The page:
When I was in the active Air Force, from March 1967 through March 1971, I worked on various kinds of computers and radios, among other things, but never got out of the workshop or near aircraft except as a passenger. I got to look at aircraft from distance, and that was pretty much that. I also didn't get to associate with people who flew.

When I joined an active Air Force Reserve fighter group, that changed. I'm here to tell you, it changed in spades. I got my hands on F-105 aircraft of various models, and got to meet the airplane drivers.

Sometimes things didn't work right, and Interesting Things Happened. The avionics shop NCOIC told me about a wiring harness problem with one aircraft that spun up the Gatling gun and fired about 5 seconds of badness across the perimeter road. It was very fortunate that the aircraft happened to be aimed at the rifle range backstop, which got chewed up pretty hard, and that the rounds all passed over the vehicles in the line of fire.

My brother talked about the time a Walleye missile launched as the result of a wiring harness short, flew a few miles, and went through three cars parked end-to-end on a street in downtown Tampa.

Sometimes it was human error, as in the techreps who argued over how the ejection seat selector switches worked in an F-4 Phantom. One of them proved the other wrong by blowing his seat into the roof of the hangar the plane was in.

But the one I liked best had to do with a failure in the afterburner. It is important to keep firmly in mind that the F-105 is a heavy beast. It is called "the lead sled" for very good reason. Rapping your knuckles on it is very much as if you were rapping your knuckles on a large anvil. I think it has to do with the titanium it's made from -- between 1/4" and 1/2" thick, most places, the airframe guys told me.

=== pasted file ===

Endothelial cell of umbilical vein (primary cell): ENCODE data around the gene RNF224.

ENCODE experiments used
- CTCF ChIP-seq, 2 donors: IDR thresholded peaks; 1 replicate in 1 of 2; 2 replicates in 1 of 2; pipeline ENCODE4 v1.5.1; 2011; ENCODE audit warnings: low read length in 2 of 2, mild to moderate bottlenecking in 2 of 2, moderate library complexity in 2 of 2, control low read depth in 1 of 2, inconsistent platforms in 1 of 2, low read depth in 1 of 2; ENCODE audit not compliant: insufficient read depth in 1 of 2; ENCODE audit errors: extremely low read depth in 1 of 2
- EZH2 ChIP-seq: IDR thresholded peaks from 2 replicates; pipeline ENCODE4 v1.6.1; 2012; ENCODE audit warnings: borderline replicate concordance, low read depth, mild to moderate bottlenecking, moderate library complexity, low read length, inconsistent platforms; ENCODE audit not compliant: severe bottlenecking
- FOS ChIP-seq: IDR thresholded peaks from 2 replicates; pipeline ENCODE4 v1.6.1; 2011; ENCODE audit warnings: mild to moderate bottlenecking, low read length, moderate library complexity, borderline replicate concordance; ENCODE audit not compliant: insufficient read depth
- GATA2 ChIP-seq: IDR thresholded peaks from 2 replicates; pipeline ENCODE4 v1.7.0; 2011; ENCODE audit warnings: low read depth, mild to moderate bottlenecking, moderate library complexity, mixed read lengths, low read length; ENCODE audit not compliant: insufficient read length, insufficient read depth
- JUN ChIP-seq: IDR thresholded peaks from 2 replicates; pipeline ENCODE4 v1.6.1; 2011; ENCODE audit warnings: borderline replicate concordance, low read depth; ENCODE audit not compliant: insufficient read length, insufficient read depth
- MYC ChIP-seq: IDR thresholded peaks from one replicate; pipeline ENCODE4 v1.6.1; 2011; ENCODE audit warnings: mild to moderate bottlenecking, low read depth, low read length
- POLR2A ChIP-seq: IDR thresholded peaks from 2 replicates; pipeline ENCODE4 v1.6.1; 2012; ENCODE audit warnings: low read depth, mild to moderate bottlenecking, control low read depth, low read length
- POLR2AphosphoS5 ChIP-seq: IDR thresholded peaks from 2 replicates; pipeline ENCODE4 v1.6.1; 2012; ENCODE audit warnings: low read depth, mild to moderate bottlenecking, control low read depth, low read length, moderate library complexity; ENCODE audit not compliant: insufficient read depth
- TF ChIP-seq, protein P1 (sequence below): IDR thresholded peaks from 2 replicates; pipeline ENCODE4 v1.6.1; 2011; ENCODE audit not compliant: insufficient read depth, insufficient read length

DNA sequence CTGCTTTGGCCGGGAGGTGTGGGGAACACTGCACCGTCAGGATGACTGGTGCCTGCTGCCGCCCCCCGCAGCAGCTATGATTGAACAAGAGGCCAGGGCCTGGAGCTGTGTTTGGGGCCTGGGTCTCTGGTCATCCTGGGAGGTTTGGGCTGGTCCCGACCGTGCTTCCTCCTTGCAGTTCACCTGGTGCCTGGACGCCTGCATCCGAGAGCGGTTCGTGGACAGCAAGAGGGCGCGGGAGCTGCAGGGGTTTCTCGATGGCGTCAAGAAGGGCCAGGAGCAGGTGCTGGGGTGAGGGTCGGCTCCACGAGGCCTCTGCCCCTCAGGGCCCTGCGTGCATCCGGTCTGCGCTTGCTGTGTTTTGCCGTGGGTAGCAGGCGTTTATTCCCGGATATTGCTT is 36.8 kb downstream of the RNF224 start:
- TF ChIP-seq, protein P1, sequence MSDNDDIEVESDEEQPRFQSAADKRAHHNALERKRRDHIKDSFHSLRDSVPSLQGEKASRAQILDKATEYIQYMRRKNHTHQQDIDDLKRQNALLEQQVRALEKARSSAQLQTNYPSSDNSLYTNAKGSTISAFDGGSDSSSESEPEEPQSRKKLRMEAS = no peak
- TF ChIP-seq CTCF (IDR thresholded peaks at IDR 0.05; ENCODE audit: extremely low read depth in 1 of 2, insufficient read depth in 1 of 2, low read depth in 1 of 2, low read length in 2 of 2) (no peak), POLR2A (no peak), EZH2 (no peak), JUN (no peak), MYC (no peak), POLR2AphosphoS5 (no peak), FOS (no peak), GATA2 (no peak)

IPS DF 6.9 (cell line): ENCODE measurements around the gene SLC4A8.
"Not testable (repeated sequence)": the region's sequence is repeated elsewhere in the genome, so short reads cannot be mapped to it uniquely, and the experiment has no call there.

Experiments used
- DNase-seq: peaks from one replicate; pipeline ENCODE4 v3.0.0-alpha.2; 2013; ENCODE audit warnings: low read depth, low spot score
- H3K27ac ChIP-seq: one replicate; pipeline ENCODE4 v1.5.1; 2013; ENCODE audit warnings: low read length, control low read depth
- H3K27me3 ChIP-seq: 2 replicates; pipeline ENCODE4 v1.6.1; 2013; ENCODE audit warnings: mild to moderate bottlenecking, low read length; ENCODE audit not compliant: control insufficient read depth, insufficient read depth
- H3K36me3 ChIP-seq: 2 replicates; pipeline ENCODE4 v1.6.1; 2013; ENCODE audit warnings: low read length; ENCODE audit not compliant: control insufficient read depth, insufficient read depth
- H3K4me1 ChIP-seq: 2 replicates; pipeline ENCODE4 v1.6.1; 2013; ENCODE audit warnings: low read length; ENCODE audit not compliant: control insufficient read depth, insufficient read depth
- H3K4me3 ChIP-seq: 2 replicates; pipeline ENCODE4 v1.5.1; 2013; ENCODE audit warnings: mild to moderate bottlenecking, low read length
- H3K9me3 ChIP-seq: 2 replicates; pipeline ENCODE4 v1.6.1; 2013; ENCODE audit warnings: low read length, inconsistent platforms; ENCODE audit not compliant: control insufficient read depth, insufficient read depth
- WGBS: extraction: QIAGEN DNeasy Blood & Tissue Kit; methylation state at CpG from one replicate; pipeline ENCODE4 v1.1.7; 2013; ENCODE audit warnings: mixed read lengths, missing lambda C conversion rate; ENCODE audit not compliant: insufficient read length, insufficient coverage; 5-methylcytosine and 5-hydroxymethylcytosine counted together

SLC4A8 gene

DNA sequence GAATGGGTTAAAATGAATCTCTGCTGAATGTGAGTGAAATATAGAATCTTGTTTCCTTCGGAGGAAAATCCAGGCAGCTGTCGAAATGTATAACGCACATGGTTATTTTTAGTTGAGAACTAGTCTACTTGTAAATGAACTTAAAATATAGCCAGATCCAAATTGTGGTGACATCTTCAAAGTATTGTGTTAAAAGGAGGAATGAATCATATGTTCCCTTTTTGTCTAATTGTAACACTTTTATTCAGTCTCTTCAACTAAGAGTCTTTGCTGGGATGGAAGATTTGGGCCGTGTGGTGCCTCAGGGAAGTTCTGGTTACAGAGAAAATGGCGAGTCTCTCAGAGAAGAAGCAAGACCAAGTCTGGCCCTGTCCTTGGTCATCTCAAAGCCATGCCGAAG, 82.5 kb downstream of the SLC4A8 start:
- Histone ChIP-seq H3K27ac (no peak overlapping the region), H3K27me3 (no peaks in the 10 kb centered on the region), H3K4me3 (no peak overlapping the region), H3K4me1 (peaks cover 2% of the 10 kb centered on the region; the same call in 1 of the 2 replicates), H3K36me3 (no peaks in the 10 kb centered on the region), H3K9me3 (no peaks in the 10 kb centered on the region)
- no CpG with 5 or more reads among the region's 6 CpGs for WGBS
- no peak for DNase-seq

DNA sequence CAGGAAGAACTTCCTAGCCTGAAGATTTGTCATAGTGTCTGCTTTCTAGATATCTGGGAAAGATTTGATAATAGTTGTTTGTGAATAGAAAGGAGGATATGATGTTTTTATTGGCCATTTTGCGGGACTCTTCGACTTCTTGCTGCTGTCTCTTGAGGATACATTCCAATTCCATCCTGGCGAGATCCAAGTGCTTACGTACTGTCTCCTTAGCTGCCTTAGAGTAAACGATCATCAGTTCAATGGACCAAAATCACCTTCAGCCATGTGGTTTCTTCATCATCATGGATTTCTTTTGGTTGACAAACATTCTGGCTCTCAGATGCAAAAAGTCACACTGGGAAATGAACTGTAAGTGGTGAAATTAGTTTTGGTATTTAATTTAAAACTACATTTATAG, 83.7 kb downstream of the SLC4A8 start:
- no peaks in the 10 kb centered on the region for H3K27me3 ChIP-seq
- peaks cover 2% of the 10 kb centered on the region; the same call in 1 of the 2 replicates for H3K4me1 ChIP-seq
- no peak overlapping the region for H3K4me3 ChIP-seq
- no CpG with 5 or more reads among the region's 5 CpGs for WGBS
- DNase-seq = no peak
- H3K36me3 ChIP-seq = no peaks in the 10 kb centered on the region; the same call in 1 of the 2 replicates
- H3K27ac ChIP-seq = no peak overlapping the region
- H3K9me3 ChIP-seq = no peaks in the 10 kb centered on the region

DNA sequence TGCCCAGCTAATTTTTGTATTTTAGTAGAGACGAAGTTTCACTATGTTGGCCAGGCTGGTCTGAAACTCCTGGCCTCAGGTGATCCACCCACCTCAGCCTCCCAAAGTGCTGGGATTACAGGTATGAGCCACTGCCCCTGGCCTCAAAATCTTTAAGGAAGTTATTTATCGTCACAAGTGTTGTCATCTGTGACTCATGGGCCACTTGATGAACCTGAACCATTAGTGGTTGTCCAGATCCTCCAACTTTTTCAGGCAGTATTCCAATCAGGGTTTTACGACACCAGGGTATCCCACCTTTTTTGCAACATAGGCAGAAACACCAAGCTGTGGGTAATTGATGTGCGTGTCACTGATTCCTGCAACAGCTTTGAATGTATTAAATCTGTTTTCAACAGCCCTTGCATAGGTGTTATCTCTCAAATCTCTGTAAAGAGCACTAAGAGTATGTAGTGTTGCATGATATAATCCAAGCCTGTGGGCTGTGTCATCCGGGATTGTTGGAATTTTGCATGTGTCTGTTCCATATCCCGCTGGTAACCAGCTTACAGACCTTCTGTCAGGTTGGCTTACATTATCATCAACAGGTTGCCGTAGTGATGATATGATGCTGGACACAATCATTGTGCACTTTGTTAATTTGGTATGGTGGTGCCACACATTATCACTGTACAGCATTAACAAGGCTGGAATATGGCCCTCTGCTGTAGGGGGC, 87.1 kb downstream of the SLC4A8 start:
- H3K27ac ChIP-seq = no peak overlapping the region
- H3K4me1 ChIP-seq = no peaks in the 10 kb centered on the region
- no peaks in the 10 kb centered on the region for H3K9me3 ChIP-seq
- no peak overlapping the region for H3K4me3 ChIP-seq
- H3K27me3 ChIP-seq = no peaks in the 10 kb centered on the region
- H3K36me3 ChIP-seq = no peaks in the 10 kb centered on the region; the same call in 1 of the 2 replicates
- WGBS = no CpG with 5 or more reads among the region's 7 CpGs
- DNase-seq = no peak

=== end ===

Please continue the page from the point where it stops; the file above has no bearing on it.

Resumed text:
To get the F-105 off the ground, you need afterburner. Period. Without that afterburner, you're going to skim the brush until you decide to give up and chop the throttle.

That's what happened to one of our airplane drivers, one fine Sunday morning. He turned onto the active runway, got takeoff clearance, spooled the turbine up, got moving, and moved the throttle into AB about the time he passed the abort point: not enough runway was left to shut it down and stay on the black stuff inside the fence.

He was moving at a really good clip as he crossed Southeast 74th Street in Oklahoma City at hood level, right in front of Pa and Ma Kettle in their 1947 Chevy pickup in red primer. They stopped and waited. A few minutes later, here came our F-105 driver, parachute over his shoulder, shouting "What a ride! What a _RIDE_!" Pa and Ma Kettle gave him a ride to the gate, where he was picked up and taken to the base hospital for a checkup.

A crane put the aircraft on a truck, and it got hauled ignominiously back for inspection and repairs. There was an unbelievable amount of paperwork involved. I think that aircraft never flew quite straight again, either.

Note: A lot of these guys were Wild Weasel pilots and GIBs in Vietnam. I'll stand a drink for any of 'em.